146 jobs to be cut as Utah terminates student loan contract over “financial loss”

(Scott G. Winterton, KSL, file)

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SALT LAKE CITY – Effective immediately, the Utah Higher Education Aid Authority terminated its contract with the US Department of Education to process student loans, which will result in 146 employees losing their jobs.

The authority, which is a branch of the Utah Higher Education System, has served 1 million student loan clients nationwide over the past nine years under its contract with the Department of Education’s Federal Student Aid Office.

However, “the terms of the contract resulted in financial losses for the organization, and the UHEAA leaders made the decision to terminate the contract,” said a press release from the Utah System of Higher Education.

David S. Schwanke, the authority’s acting executive director, said in a statement: “After careful consideration, the decision to terminate the federal student loan service contract was made in the best interests of the state of Utah and our organization and its long-term financial sustainability.

Affected employees are call center representatives and loan processors.

“We regret that the decision to terminate the contract with the US Department of Education’s Federal Student Aid Office is negatively impacting so many of our valued employees, and we are committed to helping them. to go through this transition over the next few months, ”Schwanke said. .

The authority and the Office of Federal Student Aid will begin transferring accounts to another federal student loan agency “with as little disruption as possible over the next few months,” the press release said.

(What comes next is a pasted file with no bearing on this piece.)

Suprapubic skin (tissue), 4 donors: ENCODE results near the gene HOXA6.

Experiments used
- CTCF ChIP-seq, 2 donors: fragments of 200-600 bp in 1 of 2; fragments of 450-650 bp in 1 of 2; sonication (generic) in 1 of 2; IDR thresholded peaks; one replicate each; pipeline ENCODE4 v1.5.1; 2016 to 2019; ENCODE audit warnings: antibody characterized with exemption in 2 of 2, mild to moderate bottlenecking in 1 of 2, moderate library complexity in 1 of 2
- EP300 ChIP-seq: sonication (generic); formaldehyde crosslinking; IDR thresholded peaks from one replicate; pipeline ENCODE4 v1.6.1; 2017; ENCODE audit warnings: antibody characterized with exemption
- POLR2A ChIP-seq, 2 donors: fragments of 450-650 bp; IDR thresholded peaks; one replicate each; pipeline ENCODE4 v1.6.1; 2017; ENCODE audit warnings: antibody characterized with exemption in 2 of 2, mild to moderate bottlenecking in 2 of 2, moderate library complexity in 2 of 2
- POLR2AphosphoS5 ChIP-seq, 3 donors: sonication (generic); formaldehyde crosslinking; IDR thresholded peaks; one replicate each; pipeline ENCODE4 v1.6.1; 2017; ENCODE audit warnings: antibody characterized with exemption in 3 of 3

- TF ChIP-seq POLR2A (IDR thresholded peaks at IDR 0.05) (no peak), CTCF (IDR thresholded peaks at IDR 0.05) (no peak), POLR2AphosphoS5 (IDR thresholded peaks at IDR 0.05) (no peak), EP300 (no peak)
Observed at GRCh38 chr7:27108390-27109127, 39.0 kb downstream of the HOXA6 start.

The Utah Higher Education Assistance Authority is a state government agency established in 1977. Its authority is delegated by the Utah Higher Education Council and is governed by an 11-member board of directors and the commissioner. of higher education in Utah.

The authority administers Utah’s student financial aid programs, including the student loan guarantee program and secondary market and state financial aid as needed.

A press release issued in August announcing the retirement of the organization’s longtime executive director Dave Feitz noted that during his 14 years as head of the organization, the authority oversaw a $ 21 billion student loan portfolio and administered its $ 1.1 billion student loan bonding program, which achieved the best financial results. grades and reduce the cost of going to college for students.

Schwanke, in an interview, said the loan servicing costs exceeded the funding provided by the US Department of Education. Other portfolios managed by the authority produced sufficient income to cover costs.

“We are a profitable organization. It is simply a financial decision to end an unprofitable segment,” he said.

David Woolstenhulme, Utah’s higher education commissioner, said officials hoped the Education Department’s restructuring of the deal would come with a new award “but it was worse than before, so that made it a really easy decision for the board… to make the decision to break the contract. “

In recent years, the cost of servicing the loans was about $ 2 million more than what the contract with the federal government funded, officials said.

In June, the US Department of Education released a Press release announcing that it had signed service contracts with five companies to take over much of its federal student loan portfolio. Earlier this year, the Department of Education announced plans to overhaul its federal system for managing student loans.

Companies include:

  • EdServices Financiers.
  • FH Cann & Associates LLC.
  • MAXIMUS Federal Services Inc.
  • Missouri Higher Education Loan Authority (MOHELA).
  • Texas Guaranteed Student Loan Corporation (Trellis Company).

According to Forbes, the changes are part of the Ministry of Education’s transition to a single, centralized service platform.

Schwanke said the larger restructuring was a separate action and had no impact on student loans that the Utah Higher Education Assistance Authority was managing under the now-terminated contract.

Marjorie cortez

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